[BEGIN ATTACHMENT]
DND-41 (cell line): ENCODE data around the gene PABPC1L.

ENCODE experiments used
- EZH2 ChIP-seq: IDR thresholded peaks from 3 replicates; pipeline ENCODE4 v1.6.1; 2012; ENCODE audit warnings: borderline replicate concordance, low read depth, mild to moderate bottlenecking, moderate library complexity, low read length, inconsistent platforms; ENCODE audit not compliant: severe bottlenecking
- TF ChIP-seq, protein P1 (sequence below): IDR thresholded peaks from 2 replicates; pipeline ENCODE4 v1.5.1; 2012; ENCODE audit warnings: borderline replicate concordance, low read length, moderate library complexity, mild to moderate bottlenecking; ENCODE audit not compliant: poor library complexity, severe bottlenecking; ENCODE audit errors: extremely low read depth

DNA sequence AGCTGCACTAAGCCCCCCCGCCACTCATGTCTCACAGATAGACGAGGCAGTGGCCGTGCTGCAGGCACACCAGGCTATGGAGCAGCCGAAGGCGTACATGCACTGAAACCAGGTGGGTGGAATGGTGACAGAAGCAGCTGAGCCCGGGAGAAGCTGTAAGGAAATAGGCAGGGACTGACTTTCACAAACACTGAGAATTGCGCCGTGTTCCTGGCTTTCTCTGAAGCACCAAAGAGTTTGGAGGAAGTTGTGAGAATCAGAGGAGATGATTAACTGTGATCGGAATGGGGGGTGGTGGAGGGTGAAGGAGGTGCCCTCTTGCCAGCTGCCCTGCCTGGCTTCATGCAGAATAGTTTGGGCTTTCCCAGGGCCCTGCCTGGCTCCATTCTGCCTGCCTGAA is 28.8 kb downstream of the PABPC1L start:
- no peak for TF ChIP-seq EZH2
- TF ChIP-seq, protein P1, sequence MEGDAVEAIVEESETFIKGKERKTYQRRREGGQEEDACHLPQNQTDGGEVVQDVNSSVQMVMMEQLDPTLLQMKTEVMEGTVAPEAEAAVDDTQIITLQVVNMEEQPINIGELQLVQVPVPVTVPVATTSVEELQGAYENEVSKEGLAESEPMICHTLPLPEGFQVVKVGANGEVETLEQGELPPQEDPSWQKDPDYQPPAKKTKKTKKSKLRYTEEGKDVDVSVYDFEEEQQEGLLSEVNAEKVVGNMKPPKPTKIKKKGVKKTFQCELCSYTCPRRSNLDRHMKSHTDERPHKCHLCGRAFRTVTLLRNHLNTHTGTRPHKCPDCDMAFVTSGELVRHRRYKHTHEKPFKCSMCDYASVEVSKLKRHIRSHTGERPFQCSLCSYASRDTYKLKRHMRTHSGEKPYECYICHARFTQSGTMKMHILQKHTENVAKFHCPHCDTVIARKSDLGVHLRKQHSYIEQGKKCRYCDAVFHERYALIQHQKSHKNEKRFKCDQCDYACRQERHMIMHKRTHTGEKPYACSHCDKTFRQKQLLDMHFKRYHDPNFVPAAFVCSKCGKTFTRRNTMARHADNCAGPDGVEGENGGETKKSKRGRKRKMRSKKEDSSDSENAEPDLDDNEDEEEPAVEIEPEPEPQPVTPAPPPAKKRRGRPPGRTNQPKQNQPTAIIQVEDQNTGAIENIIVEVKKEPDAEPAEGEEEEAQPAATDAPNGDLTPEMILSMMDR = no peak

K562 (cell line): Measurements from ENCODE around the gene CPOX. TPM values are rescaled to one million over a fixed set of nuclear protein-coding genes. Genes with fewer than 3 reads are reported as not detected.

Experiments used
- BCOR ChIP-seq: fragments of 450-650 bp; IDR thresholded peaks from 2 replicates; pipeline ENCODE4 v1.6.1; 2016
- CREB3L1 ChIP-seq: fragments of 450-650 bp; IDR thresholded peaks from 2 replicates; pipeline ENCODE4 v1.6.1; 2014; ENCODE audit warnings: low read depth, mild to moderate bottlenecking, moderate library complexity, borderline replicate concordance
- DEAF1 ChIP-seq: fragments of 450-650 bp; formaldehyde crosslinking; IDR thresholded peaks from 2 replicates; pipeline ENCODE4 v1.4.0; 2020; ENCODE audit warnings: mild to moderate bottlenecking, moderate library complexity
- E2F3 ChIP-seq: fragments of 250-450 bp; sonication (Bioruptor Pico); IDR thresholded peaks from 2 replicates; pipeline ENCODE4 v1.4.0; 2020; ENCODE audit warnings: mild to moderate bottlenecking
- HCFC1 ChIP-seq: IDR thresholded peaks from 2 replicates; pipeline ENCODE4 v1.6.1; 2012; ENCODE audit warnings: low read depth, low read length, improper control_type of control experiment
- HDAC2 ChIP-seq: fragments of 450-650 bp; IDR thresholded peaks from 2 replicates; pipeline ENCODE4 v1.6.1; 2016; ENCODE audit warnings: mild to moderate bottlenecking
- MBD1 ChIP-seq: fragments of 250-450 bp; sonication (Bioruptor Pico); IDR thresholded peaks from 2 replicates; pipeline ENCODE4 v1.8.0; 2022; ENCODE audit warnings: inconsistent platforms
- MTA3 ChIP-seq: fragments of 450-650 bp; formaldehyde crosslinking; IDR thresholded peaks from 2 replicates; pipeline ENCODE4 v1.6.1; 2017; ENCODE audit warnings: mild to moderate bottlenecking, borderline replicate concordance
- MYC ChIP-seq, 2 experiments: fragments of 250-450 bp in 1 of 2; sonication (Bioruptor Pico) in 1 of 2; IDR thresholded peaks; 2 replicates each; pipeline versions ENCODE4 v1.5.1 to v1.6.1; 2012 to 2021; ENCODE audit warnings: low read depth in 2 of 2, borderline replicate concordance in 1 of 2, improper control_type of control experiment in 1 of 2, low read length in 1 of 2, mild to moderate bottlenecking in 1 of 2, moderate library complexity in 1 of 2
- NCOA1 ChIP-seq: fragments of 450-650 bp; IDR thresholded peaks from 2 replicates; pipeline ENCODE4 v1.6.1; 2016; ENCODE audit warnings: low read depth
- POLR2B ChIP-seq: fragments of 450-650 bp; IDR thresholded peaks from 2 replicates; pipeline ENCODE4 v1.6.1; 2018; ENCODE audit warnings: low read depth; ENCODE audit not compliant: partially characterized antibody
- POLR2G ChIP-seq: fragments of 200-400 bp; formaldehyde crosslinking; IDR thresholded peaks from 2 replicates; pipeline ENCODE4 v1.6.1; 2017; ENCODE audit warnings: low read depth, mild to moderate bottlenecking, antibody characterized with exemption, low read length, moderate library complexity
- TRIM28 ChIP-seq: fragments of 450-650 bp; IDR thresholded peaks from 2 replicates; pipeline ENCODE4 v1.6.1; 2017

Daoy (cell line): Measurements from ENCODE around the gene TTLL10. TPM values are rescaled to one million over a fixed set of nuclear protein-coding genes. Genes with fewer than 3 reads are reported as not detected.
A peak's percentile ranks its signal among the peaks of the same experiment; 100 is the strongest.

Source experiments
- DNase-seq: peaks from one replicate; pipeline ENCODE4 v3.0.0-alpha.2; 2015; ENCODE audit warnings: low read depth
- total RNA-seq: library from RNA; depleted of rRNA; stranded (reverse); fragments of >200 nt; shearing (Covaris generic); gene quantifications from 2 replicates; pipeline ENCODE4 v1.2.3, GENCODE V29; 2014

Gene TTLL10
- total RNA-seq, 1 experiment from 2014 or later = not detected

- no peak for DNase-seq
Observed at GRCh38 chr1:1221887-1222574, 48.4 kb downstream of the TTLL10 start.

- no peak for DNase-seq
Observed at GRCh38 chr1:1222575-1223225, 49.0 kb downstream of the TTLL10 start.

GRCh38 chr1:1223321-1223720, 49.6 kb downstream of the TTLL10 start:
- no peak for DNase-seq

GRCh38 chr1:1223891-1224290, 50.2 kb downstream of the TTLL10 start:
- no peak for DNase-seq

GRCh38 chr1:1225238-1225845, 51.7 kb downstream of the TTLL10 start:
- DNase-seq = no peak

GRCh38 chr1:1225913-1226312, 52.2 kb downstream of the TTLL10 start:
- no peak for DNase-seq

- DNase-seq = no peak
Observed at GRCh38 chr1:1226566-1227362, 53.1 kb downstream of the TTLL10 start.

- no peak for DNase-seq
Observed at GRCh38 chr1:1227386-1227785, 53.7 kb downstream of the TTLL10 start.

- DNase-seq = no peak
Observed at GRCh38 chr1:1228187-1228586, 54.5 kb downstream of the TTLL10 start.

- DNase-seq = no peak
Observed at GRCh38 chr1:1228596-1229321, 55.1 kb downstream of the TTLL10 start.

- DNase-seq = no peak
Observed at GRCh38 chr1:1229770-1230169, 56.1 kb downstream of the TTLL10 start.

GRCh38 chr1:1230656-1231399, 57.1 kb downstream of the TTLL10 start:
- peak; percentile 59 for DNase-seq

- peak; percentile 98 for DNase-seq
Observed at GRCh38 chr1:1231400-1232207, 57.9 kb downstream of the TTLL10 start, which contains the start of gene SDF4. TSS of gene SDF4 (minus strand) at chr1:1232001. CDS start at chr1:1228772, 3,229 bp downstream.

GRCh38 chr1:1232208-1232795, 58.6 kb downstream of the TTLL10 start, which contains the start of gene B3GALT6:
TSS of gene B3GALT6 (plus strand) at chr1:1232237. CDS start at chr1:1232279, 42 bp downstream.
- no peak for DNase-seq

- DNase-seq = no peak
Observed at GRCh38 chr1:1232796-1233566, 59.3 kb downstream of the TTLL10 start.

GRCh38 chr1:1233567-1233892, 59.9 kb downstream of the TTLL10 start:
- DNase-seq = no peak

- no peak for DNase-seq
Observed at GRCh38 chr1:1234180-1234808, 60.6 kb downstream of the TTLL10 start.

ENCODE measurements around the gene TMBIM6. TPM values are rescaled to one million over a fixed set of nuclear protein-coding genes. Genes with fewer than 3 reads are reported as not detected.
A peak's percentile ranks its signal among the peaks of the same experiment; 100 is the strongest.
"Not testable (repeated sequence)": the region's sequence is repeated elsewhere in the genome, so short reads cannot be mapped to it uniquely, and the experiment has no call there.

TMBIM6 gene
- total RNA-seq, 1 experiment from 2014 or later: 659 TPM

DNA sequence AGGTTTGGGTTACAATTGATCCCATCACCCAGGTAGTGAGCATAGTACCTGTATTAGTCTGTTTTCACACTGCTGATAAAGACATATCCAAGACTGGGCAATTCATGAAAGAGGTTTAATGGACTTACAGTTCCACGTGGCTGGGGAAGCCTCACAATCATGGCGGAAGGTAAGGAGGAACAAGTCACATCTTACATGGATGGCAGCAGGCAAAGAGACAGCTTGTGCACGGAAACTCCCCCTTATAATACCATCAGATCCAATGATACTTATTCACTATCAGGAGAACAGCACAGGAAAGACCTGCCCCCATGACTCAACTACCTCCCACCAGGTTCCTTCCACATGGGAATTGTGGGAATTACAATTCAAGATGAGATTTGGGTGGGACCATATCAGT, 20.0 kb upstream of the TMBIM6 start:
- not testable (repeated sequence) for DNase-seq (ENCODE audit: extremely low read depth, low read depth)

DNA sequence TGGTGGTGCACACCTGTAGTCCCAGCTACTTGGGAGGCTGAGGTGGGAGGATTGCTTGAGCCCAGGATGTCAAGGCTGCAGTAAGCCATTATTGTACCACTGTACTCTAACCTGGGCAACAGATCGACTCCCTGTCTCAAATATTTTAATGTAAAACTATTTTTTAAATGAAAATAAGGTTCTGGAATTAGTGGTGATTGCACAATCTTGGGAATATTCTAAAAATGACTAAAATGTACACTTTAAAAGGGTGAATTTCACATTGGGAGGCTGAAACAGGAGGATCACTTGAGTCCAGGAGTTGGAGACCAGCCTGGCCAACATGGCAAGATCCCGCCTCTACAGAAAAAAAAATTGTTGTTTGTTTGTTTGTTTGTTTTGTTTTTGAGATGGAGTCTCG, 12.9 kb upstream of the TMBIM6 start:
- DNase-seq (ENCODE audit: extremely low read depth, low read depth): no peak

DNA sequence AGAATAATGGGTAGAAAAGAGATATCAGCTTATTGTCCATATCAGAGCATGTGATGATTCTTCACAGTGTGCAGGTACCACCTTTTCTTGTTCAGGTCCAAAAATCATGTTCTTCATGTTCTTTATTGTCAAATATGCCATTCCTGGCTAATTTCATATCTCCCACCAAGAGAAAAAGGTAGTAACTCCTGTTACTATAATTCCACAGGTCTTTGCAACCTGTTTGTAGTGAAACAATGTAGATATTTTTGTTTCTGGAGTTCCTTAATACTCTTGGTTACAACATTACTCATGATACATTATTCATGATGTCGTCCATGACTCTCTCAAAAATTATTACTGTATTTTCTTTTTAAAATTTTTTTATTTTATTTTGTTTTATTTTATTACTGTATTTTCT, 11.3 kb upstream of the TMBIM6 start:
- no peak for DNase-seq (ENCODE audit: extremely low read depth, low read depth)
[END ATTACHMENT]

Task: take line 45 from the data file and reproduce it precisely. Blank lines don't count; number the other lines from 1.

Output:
Observed at GRCh38 chr1:1227386-1227785, 53.7 kb downstream of the TTLL10 start.